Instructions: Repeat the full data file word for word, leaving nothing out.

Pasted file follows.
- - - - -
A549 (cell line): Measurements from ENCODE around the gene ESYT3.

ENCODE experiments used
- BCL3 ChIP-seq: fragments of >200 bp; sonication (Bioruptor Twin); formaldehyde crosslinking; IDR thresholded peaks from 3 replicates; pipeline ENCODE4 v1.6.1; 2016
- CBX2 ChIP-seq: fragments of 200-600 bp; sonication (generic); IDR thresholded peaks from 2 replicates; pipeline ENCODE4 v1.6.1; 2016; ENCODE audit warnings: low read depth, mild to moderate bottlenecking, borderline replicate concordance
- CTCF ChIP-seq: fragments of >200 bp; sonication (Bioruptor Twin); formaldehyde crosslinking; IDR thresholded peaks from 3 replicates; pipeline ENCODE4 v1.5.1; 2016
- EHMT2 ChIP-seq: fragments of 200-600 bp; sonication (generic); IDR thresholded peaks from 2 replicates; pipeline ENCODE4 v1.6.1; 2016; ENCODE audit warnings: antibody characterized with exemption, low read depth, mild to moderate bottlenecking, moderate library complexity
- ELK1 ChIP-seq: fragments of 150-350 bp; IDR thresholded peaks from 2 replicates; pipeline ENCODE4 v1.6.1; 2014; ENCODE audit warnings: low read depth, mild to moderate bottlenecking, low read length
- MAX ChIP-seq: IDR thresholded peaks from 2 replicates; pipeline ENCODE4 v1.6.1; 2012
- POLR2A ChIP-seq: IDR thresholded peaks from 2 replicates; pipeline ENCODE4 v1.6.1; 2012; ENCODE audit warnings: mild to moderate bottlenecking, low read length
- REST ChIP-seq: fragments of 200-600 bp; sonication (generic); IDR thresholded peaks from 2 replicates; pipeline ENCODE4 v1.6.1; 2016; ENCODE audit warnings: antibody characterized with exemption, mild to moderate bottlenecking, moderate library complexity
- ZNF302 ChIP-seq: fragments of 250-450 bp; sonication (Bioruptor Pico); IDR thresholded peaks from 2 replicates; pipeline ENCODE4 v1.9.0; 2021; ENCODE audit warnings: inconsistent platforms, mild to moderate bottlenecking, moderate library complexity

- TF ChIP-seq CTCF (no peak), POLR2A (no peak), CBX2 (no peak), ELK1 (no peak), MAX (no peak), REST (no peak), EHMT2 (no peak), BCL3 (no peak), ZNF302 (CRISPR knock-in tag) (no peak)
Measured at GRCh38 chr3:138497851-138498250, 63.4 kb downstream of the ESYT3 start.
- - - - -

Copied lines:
A549 (cell line): Measurements from ENCODE around the gene ESYT3.

ENCODE experiments used
- BCL3 ChIP-seq: fragments of >200 bp; sonication (Bioruptor Twin); formaldehyde crosslinking; IDR thresholded peaks from 3 replicates; pipeline ENCODE4 v1.6.1; 2016
- CBX2 ChIP-seq: fragments of 200-600 bp; sonication (generic); IDR thresholded peaks from 2 replicates; pipeline ENCODE4 v1.6.1; 2016; ENCODE audit warnings: low read depth, mild to moderate bottlenecking, borderline replicate concordance
- CTCF ChIP-seq: fragments of >200 bp; sonication (Bioruptor Twin); formaldehyde crosslinking; IDR thresholded peaks from 3 replicates; pipeline ENCODE4 v1.5.1; 2016
- EHMT2 ChIP-seq: fragments of 200-600 bp; sonication (generic); IDR thresholded peaks from 2 replicates; pipeline ENCODE4 v1.6.1; 2016; ENCODE audit warnings: antibody characterized with exemption, low read depth, mild to moderate bottlenecking, moderate library complexity
- ELK1 ChIP-seq: fragments of 150-350 bp; IDR thresholded peaks from 2 replicates; pipeline ENCODE4 v1.6.1; 2014; ENCODE audit warnings: low read depth, mild to moderate bottlenecking, low read length
- MAX ChIP-seq: IDR thresholded peaks from 2 replicates; pipeline ENCODE4 v1.6.1; 2012
- POLR2A ChIP-seq: IDR thresholded peaks from 2 replicates; pipeline ENCODE4 v1.6.1; 2012; ENCODE audit warnings: mild to moderate bottlenecking, low read length
- REST ChIP-seq: fragments of 200-600 bp; sonication (generic); IDR thresholded peaks from 2 replicates; pipeline ENCODE4 v1.6.1; 2016; ENCODE audit warnings: antibody characterized with exemption, mild to moderate bottlenecking, moderate library complexity
- ZNF302 ChIP-seq: fragments of 250-450 bp; sonication (Bioruptor Pico); IDR thresholded peaks from 2 replicates; pipeline ENCODE4 v1.9.0; 2021; ENCODE audit warnings: inconsistent platforms, mild to moderate bottlenecking, moderate library complexity

- TF ChIP-seq CTCF (no peak), POLR2A (no peak), CBX2 (no peak), ELK1 (no peak), MAX (no peak), REST (no peak), EHMT2 (no peak), BCL3 (no peak), ZNF302 (CRISPR knock-in tag) (no peak)
Measured at GRCh38 chr3:138497851-138498250, 63.4 kb downstream of the ESYT3 start.